Interview with Sandy Lydon
July 6, 2022
Edited by Dr. Phuong Nguyen
Sandy Lydon taught Asian American history at Cabrillo College from the early 1970s until his retirement a few years ago. He is the author of two important local histories, Chinese Gold: The Chinese in the Monterey Bay (1985, Capitola Book Co.) and The Japanese in the Monterey Bay Region: A Brief History (1997, Capitola Book Co.). I had the privilege of speaking with him by phone on February 24, 2022. We talked about his teaching experience during the early years of Ethnic Studies and his involvement with local Asian communities. Here is an excerpt of our two-hour conversation.
What was it like being one of the first to teach Asian American history in the local area?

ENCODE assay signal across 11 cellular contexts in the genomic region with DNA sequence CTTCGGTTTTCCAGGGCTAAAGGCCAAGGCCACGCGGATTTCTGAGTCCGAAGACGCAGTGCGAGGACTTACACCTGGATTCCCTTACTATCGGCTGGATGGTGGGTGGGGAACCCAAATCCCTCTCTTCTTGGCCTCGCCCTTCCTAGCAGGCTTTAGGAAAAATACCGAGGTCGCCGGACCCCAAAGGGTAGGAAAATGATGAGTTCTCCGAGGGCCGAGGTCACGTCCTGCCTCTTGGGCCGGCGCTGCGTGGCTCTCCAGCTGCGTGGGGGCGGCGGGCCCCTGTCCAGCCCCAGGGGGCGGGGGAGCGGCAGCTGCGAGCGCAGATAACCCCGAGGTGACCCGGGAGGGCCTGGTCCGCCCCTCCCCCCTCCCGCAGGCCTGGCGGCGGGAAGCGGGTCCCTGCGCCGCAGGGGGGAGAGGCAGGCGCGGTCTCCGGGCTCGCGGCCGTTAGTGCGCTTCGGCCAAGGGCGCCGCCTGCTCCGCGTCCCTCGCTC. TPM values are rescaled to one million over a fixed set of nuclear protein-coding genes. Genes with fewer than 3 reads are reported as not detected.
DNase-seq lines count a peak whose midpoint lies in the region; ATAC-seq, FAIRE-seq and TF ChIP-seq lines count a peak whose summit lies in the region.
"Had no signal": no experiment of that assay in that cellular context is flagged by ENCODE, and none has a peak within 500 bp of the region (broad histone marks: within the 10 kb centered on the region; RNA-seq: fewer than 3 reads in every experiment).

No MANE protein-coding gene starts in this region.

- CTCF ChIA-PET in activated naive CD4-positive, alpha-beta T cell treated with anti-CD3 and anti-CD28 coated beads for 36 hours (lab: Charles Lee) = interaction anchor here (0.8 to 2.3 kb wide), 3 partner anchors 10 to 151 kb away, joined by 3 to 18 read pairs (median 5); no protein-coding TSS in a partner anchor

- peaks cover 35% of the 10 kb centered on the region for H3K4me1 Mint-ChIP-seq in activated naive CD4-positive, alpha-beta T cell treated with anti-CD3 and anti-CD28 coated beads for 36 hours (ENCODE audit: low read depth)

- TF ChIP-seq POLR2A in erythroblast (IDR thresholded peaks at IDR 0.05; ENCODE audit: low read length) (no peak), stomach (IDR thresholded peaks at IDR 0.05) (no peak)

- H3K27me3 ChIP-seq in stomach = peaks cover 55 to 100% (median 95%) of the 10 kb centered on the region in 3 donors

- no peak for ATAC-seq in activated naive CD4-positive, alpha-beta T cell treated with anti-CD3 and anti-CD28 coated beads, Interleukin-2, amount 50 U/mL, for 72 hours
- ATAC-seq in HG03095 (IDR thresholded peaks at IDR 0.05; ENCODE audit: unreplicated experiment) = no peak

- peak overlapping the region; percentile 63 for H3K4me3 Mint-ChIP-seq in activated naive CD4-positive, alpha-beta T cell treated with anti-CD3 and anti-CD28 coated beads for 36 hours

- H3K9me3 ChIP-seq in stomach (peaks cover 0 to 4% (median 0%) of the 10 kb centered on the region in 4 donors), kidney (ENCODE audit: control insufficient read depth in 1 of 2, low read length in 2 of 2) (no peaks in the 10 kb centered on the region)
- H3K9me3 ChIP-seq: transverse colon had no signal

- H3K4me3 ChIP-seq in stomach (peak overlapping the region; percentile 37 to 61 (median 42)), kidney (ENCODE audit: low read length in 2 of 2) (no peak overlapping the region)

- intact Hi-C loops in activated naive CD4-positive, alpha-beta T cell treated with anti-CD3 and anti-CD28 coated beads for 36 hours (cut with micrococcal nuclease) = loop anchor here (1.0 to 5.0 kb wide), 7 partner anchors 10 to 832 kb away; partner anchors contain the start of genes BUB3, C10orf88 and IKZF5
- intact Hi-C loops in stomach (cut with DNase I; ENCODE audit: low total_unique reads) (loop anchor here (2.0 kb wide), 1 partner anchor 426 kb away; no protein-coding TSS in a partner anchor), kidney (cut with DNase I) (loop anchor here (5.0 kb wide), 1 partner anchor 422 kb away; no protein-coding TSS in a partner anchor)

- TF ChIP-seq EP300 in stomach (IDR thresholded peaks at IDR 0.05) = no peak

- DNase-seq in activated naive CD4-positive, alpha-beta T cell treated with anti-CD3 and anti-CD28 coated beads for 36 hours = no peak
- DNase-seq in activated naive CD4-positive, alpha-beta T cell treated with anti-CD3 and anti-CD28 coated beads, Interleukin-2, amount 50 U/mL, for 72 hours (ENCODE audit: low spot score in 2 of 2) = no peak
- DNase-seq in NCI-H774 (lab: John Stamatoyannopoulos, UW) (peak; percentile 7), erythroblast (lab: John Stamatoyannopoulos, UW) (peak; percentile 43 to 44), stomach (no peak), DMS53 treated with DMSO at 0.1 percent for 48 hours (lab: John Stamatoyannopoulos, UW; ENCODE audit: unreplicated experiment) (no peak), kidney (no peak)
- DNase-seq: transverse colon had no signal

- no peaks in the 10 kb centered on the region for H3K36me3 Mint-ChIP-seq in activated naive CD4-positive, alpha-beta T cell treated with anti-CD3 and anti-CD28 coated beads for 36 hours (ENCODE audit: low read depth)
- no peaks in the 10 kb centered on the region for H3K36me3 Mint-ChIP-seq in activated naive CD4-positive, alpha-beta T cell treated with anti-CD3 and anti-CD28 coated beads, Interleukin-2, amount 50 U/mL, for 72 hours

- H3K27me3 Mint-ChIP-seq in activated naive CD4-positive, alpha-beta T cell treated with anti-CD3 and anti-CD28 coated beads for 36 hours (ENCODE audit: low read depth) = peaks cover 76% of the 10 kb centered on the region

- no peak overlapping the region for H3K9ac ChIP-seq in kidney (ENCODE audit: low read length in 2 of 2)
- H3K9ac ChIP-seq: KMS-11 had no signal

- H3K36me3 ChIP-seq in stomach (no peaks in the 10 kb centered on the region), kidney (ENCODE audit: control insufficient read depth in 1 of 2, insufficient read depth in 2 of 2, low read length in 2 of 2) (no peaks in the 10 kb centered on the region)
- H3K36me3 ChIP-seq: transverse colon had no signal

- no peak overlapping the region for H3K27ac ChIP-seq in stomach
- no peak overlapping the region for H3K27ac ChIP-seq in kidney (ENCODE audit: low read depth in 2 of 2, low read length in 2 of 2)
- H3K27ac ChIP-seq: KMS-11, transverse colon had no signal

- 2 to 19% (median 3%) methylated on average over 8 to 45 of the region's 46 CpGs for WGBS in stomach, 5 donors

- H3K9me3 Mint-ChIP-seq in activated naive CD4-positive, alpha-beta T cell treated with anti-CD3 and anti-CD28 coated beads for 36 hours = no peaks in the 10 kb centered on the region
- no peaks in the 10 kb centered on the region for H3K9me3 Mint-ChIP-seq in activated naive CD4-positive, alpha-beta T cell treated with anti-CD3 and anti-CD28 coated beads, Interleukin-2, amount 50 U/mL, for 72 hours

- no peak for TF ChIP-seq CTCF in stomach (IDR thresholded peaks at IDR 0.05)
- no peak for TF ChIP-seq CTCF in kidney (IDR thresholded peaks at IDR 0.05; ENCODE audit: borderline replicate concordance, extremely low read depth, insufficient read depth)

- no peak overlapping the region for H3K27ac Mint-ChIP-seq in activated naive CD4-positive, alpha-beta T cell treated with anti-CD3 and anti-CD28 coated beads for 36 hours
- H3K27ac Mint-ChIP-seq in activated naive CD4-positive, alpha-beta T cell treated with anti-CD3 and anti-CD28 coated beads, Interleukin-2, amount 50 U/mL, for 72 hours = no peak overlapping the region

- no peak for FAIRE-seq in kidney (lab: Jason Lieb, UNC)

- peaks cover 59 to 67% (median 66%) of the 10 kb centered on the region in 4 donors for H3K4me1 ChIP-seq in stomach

I got to Cabrillo [College] in 1968. In my spare time, once I got my balance, I was probing around local and regional history. And discovered that yes indeed there was a Chinese story here that wasn’t being told, so I started. That’s the challenge. I’ve often referred to myself as a restoring historian. I’m trying to restore what really happened. The winners write the history. And that’s just the way it was. The historical associations were just the descendants of the pioneers who owned the houses on the hill and owned all the big companies. And they saw their job as telling their families’ histories. And there were no Chinese residents even here to be in the historical societies, much less be welcomed in them. My job was to be a little bit ornery and so it was 1970 or 71, and there was no model, no such thing as Asian American history in the curriculum. I think Cabrillo was the third community college in the state to offer Asian American history courses. I think San Francisco City was the first. Pasadena City was the second. And I didn’t even know that at the time. I just set it up and it seemed like an obvious thing to do.